Thursday 19 May 2011

Take a Nap, Stop Worrying! – Exploring Gemini in the Gospel (by Franco Santoro)

In the article titled Gospel in the Stars or Stars in the Gospel? (click here) I referred to the intimate association between the Bible and astrology. I also mentioned the Gospel of Mark and its division in 12 sections, each corresponding to a zodiac sign, set in the natural order from Aries to Pisces. According to this structure, described in details by Bill Davison in The Gospel and the Zodiac, the part associated with the sign of Gemini goes from Mark 4:35 to 6:29. 

This Gemini portion of the Gospel of Mark begins with Jesus saying to his disciples: “Let us go over to the other side”, which right from the start exemplifies the acknowledgment of Gemini’s dualistic nature. Then the whole group get in a boat and start a short trip by sea.  

Castor and Pollux, the twin constellation of Gemini, as Darlison points out, is the patron of seafarers, and ships, for example the one used by Saint Paul, were often called after them.

After a whole day of preaching and being with large crowds, when Jesus told his disciples to move on the other side of the Sea of Galilee, they were probably glad because they could finally relax and have Jesus all for themselves. Then, suddenly, there was a furious storm, which the disciples tried to fight with all their fishermen skills. Yet, they had never encountered such a squall, and when the boat started to sink, they began to panic, yelling and crying. It was a scene of total chaos and disruption.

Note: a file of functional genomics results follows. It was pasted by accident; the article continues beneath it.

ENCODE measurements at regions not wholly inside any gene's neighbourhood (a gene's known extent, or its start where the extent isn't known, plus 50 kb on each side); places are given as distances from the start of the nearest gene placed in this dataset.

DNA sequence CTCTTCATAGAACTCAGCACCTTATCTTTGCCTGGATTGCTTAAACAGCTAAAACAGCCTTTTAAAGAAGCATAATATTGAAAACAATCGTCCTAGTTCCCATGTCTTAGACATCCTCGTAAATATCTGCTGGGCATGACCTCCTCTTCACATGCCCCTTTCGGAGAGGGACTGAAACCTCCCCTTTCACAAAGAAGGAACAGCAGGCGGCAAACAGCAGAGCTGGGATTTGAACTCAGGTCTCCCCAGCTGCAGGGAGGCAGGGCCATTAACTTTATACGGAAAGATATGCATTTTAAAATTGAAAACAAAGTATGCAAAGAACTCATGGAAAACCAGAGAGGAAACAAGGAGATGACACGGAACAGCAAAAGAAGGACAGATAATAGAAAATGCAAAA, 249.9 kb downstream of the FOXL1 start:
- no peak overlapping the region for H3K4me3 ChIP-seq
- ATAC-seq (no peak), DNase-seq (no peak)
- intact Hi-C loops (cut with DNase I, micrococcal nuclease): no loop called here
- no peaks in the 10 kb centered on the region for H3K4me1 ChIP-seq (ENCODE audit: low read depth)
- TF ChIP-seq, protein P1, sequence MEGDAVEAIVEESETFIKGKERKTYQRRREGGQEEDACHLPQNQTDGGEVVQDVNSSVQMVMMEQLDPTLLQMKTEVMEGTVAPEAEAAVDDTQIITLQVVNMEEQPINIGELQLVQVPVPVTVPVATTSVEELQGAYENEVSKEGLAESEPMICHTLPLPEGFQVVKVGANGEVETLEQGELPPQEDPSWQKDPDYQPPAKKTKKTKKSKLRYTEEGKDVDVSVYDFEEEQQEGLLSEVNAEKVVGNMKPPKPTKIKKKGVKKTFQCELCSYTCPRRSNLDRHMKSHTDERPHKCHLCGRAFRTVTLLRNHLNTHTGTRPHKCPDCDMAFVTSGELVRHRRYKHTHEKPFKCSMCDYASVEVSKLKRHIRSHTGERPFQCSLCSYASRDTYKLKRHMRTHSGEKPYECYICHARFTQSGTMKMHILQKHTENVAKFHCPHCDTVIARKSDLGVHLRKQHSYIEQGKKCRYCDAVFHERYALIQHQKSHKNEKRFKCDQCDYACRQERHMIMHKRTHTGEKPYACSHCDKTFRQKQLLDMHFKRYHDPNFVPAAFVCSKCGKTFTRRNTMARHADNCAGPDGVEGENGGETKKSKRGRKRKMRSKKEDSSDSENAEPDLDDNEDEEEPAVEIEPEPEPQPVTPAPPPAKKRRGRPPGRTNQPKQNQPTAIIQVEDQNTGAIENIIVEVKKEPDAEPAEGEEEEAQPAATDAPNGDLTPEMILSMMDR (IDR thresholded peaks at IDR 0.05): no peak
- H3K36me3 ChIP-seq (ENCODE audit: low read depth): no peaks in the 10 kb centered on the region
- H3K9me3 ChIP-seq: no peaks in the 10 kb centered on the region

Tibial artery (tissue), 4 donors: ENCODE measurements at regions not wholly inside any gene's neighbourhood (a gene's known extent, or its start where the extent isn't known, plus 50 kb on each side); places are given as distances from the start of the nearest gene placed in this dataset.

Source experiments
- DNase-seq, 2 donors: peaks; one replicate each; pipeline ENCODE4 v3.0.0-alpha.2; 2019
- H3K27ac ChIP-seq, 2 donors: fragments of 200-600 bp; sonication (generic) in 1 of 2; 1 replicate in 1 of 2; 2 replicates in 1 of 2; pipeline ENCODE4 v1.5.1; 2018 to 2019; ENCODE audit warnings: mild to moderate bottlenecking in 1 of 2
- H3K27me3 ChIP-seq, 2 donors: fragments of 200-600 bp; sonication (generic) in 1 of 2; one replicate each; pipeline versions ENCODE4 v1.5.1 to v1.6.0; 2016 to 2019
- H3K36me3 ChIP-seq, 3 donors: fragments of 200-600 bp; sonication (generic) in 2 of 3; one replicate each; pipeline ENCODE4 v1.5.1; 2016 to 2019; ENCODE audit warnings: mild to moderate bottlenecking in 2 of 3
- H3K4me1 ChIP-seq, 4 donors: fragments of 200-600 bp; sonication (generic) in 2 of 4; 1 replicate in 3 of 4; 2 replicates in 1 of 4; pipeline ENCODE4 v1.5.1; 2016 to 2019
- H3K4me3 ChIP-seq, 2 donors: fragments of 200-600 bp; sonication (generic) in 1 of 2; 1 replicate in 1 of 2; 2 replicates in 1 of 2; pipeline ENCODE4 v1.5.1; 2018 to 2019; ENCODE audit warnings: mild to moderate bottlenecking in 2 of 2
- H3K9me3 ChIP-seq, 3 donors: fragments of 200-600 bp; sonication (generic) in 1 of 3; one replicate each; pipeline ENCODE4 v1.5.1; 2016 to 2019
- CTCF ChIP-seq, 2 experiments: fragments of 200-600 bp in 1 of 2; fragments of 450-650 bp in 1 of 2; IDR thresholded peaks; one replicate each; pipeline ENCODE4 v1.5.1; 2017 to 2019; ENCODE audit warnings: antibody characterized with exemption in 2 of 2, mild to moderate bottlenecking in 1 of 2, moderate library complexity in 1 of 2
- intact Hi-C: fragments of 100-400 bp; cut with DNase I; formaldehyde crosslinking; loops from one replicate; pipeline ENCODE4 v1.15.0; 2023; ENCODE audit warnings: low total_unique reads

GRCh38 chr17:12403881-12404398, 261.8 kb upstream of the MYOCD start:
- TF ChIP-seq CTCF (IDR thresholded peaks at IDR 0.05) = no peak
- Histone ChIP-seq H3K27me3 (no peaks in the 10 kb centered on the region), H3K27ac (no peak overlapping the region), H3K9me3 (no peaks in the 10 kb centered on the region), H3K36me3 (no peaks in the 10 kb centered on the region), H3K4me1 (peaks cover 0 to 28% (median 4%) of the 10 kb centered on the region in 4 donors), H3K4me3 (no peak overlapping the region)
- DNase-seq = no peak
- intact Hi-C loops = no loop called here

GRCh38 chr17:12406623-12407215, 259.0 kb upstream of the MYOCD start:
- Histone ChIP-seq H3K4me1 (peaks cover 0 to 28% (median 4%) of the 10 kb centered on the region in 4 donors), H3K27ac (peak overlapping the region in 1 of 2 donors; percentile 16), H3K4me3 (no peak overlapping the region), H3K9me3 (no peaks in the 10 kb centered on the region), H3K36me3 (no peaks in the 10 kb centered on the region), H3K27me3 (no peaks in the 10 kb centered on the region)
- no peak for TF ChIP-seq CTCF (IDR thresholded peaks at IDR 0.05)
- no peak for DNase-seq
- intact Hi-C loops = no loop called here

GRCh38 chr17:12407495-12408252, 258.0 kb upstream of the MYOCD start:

And what about Jesus? What was he doing in the midst of all this? He was utterly at peace, quietly sleeping on a cushion. In total fright the disciples decided to wake him up, shouting: “Teacher, don't you care if we drown?” Jesus gently stood up, rebuked the wind and told the waves to belt up. At once everything calmed down. Then Jesus asked the open-mouthed disciples why they were making all that fuss about the storm.

When I read the above story for the first time, I was startled by the tragicomic scene of Jesus having a nap in the midst of a noisy storm, with everybody around yelling and cursing. How could someone sleep in such turmoil? And why was Jesus sleeping? This intrigued me a lot. Later I perceived his attitude as a perfect illustration of our human identity and its separation from God and our true Self.

In life we regularly get caught in a whirlpool of fears, worries and grievances, often screaming the hell out of them. While this happens our true Self lies sound asleep. Yet, once we finally decide to wake it up, this Self simply commands the chaos to “be still” and suddenly all madness vanishes like a nightmare. 

The Park, Findhorn
Then we realise that we were those sleeping on the boat, and not Jesus. And still, no matter whether I am awake or in a dream, Jesus continues to travel with me or, as A Course in Miracles says, “God goes with me wherever I go.” (ACIM, W41)